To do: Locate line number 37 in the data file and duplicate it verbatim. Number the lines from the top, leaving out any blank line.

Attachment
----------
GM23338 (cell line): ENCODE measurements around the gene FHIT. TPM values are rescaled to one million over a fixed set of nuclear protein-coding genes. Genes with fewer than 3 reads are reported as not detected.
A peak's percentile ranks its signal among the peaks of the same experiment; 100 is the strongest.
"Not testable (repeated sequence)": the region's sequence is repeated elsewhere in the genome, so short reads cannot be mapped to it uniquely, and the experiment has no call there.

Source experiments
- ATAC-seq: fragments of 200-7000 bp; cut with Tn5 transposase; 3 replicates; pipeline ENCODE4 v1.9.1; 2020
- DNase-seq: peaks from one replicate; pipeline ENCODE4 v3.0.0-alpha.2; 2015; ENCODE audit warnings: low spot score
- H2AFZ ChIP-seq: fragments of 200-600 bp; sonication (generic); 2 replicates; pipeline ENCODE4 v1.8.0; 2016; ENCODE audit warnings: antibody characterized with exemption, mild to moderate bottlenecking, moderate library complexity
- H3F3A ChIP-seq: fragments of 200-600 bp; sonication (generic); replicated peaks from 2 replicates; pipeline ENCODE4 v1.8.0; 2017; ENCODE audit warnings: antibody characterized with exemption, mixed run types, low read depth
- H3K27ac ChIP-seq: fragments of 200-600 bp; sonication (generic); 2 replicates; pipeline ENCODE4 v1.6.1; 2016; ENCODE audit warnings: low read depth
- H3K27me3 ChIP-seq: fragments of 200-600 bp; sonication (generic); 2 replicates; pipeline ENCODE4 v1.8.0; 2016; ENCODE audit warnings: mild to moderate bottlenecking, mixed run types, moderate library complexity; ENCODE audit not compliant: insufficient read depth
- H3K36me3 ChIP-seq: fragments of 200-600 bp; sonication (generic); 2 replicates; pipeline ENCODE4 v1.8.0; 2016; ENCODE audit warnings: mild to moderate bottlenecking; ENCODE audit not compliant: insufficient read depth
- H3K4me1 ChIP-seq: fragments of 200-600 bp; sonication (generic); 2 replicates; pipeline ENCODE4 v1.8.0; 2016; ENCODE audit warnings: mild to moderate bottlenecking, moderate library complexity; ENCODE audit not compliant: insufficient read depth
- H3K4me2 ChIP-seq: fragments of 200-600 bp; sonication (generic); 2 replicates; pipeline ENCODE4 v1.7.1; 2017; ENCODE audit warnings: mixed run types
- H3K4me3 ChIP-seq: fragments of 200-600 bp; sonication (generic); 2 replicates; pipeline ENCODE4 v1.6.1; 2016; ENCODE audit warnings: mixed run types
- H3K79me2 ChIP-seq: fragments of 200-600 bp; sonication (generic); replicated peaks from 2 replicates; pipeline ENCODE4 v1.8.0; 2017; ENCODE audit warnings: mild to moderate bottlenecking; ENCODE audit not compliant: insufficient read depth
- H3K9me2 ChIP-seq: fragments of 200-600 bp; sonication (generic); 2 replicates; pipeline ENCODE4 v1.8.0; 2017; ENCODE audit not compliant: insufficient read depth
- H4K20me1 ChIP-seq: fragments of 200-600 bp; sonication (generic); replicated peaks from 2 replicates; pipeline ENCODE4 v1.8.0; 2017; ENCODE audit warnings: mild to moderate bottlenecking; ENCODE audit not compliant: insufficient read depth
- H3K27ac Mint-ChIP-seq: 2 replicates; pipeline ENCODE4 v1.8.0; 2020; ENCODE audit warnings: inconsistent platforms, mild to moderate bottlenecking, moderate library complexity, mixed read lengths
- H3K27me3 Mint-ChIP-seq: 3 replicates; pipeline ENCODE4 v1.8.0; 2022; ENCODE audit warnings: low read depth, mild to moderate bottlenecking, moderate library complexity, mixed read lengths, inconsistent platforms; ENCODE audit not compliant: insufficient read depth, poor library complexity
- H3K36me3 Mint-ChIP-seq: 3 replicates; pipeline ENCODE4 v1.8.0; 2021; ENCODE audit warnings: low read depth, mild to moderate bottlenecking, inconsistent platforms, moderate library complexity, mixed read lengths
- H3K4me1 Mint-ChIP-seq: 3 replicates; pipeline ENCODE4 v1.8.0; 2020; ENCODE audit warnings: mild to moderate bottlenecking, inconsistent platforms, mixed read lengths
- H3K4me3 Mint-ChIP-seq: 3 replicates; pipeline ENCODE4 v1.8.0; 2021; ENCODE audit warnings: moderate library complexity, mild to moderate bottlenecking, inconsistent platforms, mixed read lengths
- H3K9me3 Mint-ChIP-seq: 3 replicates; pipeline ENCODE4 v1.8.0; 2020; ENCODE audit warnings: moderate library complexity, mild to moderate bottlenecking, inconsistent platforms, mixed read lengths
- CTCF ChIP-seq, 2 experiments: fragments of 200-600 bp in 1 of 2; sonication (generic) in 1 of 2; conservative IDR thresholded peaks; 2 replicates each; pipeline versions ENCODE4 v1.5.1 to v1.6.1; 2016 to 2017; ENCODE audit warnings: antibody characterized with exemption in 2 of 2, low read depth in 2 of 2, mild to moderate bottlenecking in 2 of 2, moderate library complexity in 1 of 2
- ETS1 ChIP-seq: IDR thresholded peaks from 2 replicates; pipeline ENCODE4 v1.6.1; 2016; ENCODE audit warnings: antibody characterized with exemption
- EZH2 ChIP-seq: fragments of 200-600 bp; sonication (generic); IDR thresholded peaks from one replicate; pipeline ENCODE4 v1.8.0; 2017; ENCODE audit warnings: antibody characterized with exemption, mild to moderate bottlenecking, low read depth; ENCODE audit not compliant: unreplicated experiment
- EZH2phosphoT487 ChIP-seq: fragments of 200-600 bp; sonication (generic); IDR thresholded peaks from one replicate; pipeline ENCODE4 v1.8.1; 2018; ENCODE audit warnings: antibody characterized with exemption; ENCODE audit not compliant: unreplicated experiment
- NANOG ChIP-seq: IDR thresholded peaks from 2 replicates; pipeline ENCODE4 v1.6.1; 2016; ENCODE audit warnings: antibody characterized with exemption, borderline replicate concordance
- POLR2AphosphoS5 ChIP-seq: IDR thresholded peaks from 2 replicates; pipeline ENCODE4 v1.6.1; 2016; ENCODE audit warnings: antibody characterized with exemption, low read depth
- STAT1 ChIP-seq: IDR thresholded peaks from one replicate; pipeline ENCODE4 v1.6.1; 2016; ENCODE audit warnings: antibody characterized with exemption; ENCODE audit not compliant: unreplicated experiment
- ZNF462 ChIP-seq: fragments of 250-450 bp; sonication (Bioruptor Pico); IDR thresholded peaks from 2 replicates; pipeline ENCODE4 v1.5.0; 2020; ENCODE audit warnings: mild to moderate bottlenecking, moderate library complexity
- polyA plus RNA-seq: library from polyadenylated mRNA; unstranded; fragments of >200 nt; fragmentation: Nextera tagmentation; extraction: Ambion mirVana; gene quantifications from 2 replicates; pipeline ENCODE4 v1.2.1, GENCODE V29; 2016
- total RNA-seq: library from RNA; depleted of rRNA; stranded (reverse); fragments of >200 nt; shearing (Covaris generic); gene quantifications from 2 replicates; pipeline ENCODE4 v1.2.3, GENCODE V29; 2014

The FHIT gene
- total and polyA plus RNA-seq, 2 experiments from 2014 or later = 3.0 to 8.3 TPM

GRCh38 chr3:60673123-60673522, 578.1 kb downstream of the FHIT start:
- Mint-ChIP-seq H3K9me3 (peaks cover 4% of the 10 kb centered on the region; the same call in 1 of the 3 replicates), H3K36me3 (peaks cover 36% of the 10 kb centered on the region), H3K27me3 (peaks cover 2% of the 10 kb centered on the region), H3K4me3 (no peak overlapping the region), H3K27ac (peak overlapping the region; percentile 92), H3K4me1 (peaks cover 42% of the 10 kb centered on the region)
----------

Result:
- Mint-ChIP-seq H3K9me3 (peaks cover 4% of the 10 kb centered on the region; the same call in 1 of the 3 replicates), H3K36me3 (peaks cover 36% of the 10 kb centered on the region), H3K27me3 (peaks cover 2% of the 10 kb centered on the region), H3K4me3 (no peak overlapping the region), H3K27ac (peak overlapping the region; percentile 92), H3K4me1 (peaks cover 42% of the 10 kb centered on the region)